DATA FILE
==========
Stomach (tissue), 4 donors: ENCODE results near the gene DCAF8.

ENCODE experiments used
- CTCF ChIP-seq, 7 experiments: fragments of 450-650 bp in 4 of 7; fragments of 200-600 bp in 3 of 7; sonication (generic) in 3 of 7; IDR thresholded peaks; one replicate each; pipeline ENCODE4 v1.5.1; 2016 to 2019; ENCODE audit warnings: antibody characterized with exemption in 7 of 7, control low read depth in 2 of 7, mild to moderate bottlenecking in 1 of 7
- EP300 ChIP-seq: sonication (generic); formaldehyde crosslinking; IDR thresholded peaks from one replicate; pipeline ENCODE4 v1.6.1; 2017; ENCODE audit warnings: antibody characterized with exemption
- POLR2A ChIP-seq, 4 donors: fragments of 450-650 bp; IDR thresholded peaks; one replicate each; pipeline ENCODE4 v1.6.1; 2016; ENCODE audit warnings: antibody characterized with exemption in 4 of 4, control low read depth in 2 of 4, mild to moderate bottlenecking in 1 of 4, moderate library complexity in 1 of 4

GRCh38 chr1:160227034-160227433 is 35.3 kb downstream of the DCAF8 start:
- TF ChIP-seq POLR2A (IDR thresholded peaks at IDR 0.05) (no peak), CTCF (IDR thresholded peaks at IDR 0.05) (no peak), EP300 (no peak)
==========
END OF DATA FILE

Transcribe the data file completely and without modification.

Stomach (tissue), 4 donors: ENCODE results near the gene DCAF8.

ENCODE experiments used
- CTCF ChIP-seq, 7 experiments: fragments of 450-650 bp in 4 of 7; fragments of 200-600 bp in 3 of 7; sonication (generic) in 3 of 7; IDR thresholded peaks; one replicate each; pipeline ENCODE4 v1.5.1; 2016 to 2019; ENCODE audit warnings: antibody characterized with exemption in 7 of 7, control low read depth in 2 of 7, mild to moderate bottlenecking in 1 of 7
- EP300 ChIP-seq: sonication (generic); formaldehyde crosslinking; IDR thresholded peaks from one replicate; pipeline ENCODE4 v1.6.1; 2017; ENCODE audit warnings: antibody characterized with exemption
- POLR2A ChIP-seq, 4 donors: fragments of 450-650 bp; IDR thresholded peaks; one replicate each; pipeline ENCODE4 v1.6.1; 2016; ENCODE audit warnings: antibody characterized with exemption in 4 of 4, control low read depth in 2 of 4, mild to moderate bottlenecking in 1 of 4, moderate library complexity in 1 of 4

GRCh38 chr1:160227034-160227433 is 35.3 kb downstream of the DCAF8 start:
- TF ChIP-seq POLR2A (IDR thresholded peaks at IDR 0.05) (no peak), CTCF (IDR thresholded peaks at IDR 0.05) (no peak), EP300 (no peak)